What you can learn from ‘Turn the Ship Around!’ by David Marquet (2012, 216 pages)

How do you truly empower your team?

A lot has been said about empowerment and engagement (see three books I reviewed recently Team of Teams, Followership, and The Heart of Change).  What is different about David’s ‘Turn the Ship Around’ is that David uses his highly compelling personal story, turning around one of the worst performing submarines in the US Navy, with academic research and personal reflections. How does he accomplish this?

Simply David changes the dynamic with his crew.  David moves from a leader-follower relationship to a leader-leader relationship.  It is very telling that David’s definition of leadership is “communicating to people tier worth and potential so clearly that they are inspired to see it in themselves“.  But how does he make this transition?

The book is divided into four chapters: starting over, control, competence and clarity.  Through these four chapters, David charts the success and failures of how he transformed his crew and himself.

Starting over.  The first chapter highlights why much of the ownership and decision-making has been taken out of many people’s lives.  Either in the Navy or in business, there are rules and procedures that have been built upon again and again.   David argues in this chapter that all these rules and procedures have reinforced the leader-follower dynamic, where the leader provides detailed guidance and makes all of the decisions.  The results is a disengaged and uncreative workforce, that is afraid to take risks, in case they fall foul of the specific orders given them, or the many rules and procedure that must be followed.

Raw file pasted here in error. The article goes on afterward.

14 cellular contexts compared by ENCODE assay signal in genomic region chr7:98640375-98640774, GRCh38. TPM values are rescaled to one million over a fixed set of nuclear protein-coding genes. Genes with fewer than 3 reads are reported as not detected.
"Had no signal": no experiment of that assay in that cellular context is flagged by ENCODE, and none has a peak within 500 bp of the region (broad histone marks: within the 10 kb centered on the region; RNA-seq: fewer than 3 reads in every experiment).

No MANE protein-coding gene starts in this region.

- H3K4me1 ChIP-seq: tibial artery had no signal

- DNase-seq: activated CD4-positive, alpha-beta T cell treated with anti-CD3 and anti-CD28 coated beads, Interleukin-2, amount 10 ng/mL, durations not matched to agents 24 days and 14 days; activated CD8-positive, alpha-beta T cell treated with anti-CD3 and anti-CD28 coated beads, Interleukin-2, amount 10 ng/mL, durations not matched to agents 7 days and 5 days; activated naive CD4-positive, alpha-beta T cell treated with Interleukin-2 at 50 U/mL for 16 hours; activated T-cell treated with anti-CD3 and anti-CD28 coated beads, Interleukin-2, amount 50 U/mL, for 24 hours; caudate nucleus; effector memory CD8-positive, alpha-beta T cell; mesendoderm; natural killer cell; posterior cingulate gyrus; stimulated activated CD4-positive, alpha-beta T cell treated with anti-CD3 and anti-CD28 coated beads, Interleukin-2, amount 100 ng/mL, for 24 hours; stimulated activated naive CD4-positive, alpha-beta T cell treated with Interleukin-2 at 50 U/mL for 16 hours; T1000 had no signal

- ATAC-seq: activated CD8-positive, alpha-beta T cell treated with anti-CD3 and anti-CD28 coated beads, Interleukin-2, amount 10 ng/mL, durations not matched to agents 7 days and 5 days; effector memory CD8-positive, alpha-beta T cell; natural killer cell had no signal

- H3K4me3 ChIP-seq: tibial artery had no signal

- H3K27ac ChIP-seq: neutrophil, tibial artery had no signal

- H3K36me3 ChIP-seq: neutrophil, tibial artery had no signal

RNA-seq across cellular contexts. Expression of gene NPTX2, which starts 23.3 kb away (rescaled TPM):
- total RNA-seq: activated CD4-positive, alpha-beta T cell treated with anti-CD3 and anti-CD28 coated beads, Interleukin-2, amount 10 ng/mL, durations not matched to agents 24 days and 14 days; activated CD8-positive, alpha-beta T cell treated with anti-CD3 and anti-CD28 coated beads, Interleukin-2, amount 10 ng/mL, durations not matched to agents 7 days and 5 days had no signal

Control.  This chapter explains how David released control to his team.  He argues that you need to find the ‘generic code’ of your organisation and rewrite it.  By questioning existing rules and process openly with his team, David found ways to push decision down to the lowest possible level.  While he never ceded command, he allowed other to exercise control, thus empowering them and making them own their respective areas.  To ensure that he retained an awareness of what his team was doing, David shifted his crew’s terminology from “Permission to ….” to “I intend to…”.  He also encourages his team to ‘think out loud’, so that everyone is constantly re-orientating on new information, and decisions can be made more quickly, as context does not need to be explained.

Competence.  In part 3, David shows how you to build momentum and change the wider organisation.   He has five pieces of advice:

  1. Take deliberate action.  Think through what you are doing and decide to do it – don’t be on autopilot.
  2. Learn everywhere, all of the time.  Get feedback often.  Make people give feedback
  3. k, don’t wait for it and don’t penalise those who give feedback.
  4. Don’t brief, certify.  Don’t just tell, show what you intend to do and why.
  5. Repeat the message.  Changing culture and process takes time and repetition (see Kotter)
  6. Specify goals and not methods.  Tell people the outcome you want to achieve, not what to do.

Clarity.  In the final chapter David elevates his crew to think about the wider organisation and boat.  By exposing his crew to the wider context, their role in the plan, he reduces silo mentality and parochialism.  He offers several tips:

  1. Achieve excellence, don’t just avoid errors.
  2. Build trust and take care of your people.  Focus on developing your people, explain to them how they advance and explicitly help them.
  3. Use legacy for inspiration.  All organisations have a history, tap into that and build ceremony around that to inspire.
  4. Using guiding criteria to make decisions.  Decide with your team what you vision [or north star] is, and then use this to make important decisions, this way to don’t lose your way, or try to do everything.
  5. Begin with the end in mind.  Work back from what you want to achieve.
  6. Encourage questioning.  Change is needed for improvement, without curiosity, no one will find better ways of doing things.

‘Turn the ship around’ is one of the most compelling books I have read this year.  Read this book if you want a game plan to transform your organisation and how you lead.

Link to the book on Amazon

Link to David Marquet’s website (highly recommended)